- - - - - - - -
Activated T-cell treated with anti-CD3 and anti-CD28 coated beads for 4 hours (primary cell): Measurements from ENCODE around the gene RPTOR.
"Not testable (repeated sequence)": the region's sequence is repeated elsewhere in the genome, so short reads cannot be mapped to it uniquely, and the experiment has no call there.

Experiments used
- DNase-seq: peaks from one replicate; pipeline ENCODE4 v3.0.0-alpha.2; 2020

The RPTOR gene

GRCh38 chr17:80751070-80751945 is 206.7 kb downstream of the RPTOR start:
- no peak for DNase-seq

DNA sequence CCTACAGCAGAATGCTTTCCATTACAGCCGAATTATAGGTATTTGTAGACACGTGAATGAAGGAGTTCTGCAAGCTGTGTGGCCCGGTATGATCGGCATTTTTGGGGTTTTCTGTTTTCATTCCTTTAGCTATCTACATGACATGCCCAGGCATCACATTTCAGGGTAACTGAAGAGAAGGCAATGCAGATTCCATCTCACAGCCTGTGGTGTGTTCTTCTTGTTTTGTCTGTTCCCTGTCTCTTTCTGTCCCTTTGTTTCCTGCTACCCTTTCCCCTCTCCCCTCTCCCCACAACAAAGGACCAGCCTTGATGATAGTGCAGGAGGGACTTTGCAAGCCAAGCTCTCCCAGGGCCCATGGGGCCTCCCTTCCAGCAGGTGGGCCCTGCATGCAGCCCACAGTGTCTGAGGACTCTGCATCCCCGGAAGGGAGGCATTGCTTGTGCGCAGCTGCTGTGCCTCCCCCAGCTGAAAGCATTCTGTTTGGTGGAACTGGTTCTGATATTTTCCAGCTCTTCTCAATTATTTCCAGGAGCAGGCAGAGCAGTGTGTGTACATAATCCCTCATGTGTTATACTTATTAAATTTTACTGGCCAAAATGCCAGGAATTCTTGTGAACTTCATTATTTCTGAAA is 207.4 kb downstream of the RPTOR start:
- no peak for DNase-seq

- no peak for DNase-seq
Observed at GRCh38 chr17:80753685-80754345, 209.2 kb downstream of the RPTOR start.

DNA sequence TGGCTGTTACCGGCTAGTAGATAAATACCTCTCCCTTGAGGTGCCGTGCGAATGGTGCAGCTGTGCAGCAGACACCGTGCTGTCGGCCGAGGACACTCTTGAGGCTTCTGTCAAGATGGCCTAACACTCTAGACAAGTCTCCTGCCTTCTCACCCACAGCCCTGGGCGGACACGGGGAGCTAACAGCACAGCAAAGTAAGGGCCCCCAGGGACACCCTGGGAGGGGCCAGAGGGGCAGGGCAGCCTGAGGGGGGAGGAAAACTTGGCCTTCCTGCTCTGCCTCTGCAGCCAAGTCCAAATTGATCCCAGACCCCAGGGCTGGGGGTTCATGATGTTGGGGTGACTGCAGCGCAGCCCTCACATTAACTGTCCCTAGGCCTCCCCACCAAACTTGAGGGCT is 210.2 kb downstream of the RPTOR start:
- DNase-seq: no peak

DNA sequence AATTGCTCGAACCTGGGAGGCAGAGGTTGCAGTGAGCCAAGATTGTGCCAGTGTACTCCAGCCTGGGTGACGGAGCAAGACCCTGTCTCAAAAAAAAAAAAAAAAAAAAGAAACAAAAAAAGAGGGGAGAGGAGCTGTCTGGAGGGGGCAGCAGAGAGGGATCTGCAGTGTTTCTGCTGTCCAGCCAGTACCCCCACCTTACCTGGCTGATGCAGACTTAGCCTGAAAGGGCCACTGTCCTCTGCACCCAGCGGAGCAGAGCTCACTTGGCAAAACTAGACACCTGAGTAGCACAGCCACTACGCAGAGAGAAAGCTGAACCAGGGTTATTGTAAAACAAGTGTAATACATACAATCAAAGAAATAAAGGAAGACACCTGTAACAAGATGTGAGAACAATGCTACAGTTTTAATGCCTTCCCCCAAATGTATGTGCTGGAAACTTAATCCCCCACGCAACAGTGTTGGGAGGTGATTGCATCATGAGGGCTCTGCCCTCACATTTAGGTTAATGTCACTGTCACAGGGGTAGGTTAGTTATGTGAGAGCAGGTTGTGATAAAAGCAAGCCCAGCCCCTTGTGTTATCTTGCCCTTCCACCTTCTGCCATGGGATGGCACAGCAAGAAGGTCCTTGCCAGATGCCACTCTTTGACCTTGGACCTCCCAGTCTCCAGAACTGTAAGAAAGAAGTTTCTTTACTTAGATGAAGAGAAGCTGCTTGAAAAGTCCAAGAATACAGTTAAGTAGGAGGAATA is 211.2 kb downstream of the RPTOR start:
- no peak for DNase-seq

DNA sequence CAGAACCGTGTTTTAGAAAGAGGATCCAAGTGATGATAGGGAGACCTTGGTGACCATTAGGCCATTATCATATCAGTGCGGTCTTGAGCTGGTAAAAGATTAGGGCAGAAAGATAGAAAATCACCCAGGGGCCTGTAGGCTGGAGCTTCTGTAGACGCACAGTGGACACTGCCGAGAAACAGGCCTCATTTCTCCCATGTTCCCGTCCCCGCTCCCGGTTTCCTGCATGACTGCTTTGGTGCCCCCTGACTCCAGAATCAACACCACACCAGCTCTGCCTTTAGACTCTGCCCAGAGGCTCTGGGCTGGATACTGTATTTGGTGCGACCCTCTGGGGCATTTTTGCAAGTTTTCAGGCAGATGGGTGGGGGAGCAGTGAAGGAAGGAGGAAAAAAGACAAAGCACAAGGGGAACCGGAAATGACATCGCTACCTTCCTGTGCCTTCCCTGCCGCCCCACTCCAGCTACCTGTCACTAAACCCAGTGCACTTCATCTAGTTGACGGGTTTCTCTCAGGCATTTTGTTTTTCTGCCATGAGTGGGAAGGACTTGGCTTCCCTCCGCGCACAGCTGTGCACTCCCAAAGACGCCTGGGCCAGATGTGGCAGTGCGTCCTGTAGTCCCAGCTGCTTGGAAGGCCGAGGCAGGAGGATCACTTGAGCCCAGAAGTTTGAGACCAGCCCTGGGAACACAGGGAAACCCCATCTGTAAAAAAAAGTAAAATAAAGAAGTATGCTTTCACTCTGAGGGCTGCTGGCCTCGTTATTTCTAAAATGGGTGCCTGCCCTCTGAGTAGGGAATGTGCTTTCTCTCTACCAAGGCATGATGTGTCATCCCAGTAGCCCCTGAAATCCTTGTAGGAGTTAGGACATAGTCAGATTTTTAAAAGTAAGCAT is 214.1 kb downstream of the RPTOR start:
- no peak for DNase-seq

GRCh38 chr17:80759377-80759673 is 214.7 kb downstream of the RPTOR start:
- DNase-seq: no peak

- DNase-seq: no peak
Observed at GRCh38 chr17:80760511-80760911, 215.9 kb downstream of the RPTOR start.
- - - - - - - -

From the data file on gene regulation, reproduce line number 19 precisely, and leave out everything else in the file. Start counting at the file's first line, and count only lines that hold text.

- DNase-seq: no peak